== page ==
Monday, June 20, 2011

OWL for Everyone

OWL - An animal in a tree or a barn and the kids love 'em.  They say Hoo Hoo!!  Uhhhh, yea but no. . . this is not the topic of this conversation.  OWL is an acronym that I try to remember for every encounter with a child that I have.  Observe - Wait - Listen
In a very visualized world, how do you get someones' attention quickly - you give them a visual and begin to talk about it.  Well, children need to develop those auditory skills faster than they do those visual skills.  A newborn does not focus well and or see color distinctions right away in their new world.  If all goes well, they do learn quickly that their new world is very noisy.  In fact, newborns know the OWL acronym perfectly - as much as possible.  The newborn is in the crib or in someones' arms, a noise enters the environment - baby attempts to observe; waits for noise again; listens intently and perhaps attempts to communicate with that noise.  How baby communicates is dependent on how noise entered their environment.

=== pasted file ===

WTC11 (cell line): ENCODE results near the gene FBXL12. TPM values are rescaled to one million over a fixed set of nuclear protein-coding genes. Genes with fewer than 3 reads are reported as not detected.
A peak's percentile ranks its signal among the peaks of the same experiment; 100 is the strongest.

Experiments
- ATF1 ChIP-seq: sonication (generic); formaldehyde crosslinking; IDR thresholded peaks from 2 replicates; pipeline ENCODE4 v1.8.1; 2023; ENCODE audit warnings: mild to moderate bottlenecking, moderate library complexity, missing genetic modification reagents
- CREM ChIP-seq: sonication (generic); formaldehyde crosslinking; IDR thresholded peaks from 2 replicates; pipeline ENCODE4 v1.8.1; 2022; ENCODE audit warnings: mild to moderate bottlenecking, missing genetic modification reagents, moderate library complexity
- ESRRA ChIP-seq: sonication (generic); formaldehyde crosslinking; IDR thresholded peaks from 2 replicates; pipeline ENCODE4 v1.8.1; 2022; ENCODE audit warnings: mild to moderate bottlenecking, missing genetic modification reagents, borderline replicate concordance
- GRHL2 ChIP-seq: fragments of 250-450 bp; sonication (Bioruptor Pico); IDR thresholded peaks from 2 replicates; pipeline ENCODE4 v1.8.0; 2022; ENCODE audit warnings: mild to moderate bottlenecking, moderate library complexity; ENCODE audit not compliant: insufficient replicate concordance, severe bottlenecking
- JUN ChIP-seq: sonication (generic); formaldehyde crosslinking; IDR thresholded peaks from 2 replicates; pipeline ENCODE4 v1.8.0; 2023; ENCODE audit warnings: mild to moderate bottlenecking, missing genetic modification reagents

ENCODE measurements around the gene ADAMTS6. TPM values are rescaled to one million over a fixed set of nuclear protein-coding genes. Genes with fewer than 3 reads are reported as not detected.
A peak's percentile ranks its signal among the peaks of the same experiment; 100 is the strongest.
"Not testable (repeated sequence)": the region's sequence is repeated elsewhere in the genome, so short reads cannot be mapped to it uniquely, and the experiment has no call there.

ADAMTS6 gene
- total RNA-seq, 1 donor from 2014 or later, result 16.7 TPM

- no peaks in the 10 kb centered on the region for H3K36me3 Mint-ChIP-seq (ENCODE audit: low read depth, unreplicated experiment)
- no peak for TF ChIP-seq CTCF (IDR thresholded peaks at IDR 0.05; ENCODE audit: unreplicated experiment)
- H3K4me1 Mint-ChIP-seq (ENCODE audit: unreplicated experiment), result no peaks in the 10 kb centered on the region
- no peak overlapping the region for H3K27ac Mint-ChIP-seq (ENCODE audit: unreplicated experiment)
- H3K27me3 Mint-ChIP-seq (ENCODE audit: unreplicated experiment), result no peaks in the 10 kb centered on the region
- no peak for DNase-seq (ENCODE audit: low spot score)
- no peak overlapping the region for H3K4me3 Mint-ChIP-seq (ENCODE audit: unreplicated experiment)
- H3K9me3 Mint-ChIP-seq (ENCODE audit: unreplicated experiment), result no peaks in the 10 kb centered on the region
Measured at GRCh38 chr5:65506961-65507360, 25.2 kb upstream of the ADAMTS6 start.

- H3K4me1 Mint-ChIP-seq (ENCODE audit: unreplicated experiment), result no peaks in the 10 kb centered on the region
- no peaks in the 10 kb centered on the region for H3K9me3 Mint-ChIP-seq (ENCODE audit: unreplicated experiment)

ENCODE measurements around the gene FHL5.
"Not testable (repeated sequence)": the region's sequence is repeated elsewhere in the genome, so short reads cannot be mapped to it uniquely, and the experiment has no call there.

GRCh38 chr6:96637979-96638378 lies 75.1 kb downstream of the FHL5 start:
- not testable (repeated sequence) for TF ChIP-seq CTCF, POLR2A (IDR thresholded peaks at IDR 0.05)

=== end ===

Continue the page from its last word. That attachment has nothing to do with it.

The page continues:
That being said, what happens if baby's hearing is compromised?  What happens if baby/child has had their auditory input compromised?  In other words, what happens when hearing is impaired?
Parents take over as the person that helps baby or child to learn to communicate with that noise, and they do this by OWL.  A noise; 'Hi there! How are you?!'  No response and parent and/or caregiver Observes; here comes the noise again 'Hi there!  (Name), how are you?!' (this time they add a sing-songy voice) No response and parent and/or caregiver Waits; then responds - 'Did you hear that?  Listen, I heard that - what did you say?!'
Well that is either a caregiver helping the child to respond because they were not listening or helping a child to respond because they could not listen and they needed help.  Either way is correct and the caregiver is using a teachable moment.  Auditory training takes place everyday no matter if your child has hearing and listening skills or a hearing impairment that is being developed with listening strategies.
My point will be expanded the next time I write - a lesson to propose using OWL for caregiver and child.
Either way - OWL can receive a 'HOO HOO' because your child got it or a 'HOO HOO' was that? = )

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